On three tests of muscle strength (5), mice selectively expressing the Kir6.2-V59M mutation in muscle performed equally well to control mice (Fig. 1B and fig. S2). Likewise, their motor control and balance were unaffected (5) (Fig. 2A and fig. S3). In contrast, mice in which Kir6.2-V59M was targeted to neurons performed less well in all tests of muscle function: they were unable to lift weights as effectively or to hang as long from an inverted screen or a horizontal bar (Fig. 1B and fig. S2). n-V59M mice also showed impaired balance control (Fig. 2A and fig. S3). For example, they took three times longer than controls to turn around on a thin rod suspended above the ground, and many fell off while attempting to do so (movies S1 and S2). The n-V59M mice also fell off a rotating rod earlier than control mice.

Fig. 2

Motor coordination and locomotor activity are impaired by expression of Kir6.2-V59M in neurons but not in muscle. (A) (Left) Orientation time and (middle) percentage of falls on the static rod test and (right) time before falling from a rotating rod for m-V59M, n-V59M, and control (Mck-Cre, Nes-Cre) mice. Same mice as in Fig. 1. (B and C) Duration of time spent in spontaneous physical activity (B) or using a free-running wheel (C) over a 23-hour period for 12-week-old n-V59M (n = 13), Nes-Cre (n = 14), ROSA (n = 14), and wild-type (WT) (n = 4) littermates. Mean ± SEM. **P < 0.01. ***P < 0.001 (one-way ANOVA). Additional control data are in fig. S3.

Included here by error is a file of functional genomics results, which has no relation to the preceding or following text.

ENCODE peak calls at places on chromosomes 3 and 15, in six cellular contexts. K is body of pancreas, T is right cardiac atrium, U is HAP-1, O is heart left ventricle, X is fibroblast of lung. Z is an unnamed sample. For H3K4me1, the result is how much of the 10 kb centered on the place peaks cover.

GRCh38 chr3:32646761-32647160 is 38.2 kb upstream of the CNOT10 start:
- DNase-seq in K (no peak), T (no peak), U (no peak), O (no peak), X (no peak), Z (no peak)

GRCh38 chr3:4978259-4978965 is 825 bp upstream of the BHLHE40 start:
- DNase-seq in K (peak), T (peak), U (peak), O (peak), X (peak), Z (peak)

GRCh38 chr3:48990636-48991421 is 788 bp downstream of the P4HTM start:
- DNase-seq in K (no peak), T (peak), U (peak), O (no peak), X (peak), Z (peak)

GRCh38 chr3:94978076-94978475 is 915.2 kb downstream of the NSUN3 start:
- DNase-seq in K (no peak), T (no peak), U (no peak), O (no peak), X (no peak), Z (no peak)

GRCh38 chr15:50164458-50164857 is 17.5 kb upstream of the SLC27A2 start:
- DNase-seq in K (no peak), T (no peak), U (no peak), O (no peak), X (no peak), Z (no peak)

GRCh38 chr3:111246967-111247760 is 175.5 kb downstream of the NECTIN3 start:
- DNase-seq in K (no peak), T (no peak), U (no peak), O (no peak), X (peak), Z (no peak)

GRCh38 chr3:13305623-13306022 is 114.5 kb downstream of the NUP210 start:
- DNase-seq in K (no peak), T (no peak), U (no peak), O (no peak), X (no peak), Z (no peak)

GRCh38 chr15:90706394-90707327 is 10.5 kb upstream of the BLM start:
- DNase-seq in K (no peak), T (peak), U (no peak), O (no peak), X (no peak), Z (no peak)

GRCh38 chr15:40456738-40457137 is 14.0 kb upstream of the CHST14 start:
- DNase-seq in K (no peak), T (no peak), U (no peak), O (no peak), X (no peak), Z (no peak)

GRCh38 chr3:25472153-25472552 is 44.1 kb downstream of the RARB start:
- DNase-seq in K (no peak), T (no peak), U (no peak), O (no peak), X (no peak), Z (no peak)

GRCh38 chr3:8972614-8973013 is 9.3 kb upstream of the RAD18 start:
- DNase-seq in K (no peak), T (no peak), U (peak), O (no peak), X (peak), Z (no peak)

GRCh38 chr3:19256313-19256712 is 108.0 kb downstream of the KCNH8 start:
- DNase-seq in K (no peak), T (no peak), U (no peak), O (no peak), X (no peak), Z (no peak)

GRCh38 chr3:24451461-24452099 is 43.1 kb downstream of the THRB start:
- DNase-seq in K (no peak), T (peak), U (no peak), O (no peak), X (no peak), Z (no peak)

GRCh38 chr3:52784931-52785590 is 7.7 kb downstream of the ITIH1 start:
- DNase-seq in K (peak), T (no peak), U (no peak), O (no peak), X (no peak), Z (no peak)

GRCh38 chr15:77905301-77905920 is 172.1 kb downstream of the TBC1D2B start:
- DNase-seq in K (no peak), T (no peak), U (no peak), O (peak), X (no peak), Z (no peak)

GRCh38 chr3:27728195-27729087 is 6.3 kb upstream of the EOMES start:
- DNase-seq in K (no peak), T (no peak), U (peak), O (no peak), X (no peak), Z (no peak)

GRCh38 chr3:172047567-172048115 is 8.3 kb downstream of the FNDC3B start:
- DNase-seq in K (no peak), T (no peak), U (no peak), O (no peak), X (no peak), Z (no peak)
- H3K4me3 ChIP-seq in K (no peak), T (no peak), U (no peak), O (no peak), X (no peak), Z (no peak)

These results demonstrate that n-V59M mice are impaired in muscle strength, balance, and motor coordination. Their motor problems could be due either to reduced excitability of central nervous system (CNS) neurons or to decreased transmitter release at the neuromuscular junction. Studies of isolated nerve-muscle preparations (5) ruled out the latter possibility, because no differences were observed in the amplitude and frequency of miniature endplate potentials or evoked endplate potentials between control and n-V59M mice (fig. S4). There was also no difference in the muscle resting membrane potential. Similar results were found for m-V59M mice (fig. S5). This suggests that the motor difficulties experienced by the mice originate in the CNS.

The n-V59M mice also displayed hyperactivity, spontaneously moving around more frequently (Fig. 2B) and staying significantly longer than controls in free-running wheels (5) (Fig. 2C and fig. S6). Although hyperactivity is not included as a characteristic feature of iDEND syndrome (1), several reports have indicated that once iDEND children have learned to walk they exhibit pronounced hyperactivity (79). Our results with mice raise the possibility that this is caused by KATP channel overactivity and might therefore be included as a feature of iDEND.

To confirm that neurons are indeed affected by the Kir6.2-V59M mutation, we recorded the electrical activity of cerebellar Purkinje cells in acute brain slices (5). KATP channels are highly expressed in multiple brain regions, including those involved in movement (e.g., cortex and cerebellum) (10, 11), but we selected Purkinje cells because of their importance for motor control. In both cell-attached (Fig. 3, A and B, and fig. S7) and whole-cell (fig. S7C) recordings, action potential frequency was substantially lower in Purkinje cells of n-V59M mice than of controls. Tolbutamide, a specific inhibitor of KATP channels, increased the firing rate of n-V59M cells to that of control neurons but had no effect on control cells (Fig. 3A). The resting membrane potential of n-V59M Purkinje cells was also more hyperpolarized than in controls and was restored by tolbutamide (Fig. 3B). This suggests that, in n-V59M mice, an increased KATP current in Purkinje cells suppresses firing and may thereby impair motor function. Neurons other than Purkinje cells are also likely to contribute to the motor phenotype.

Fig. 3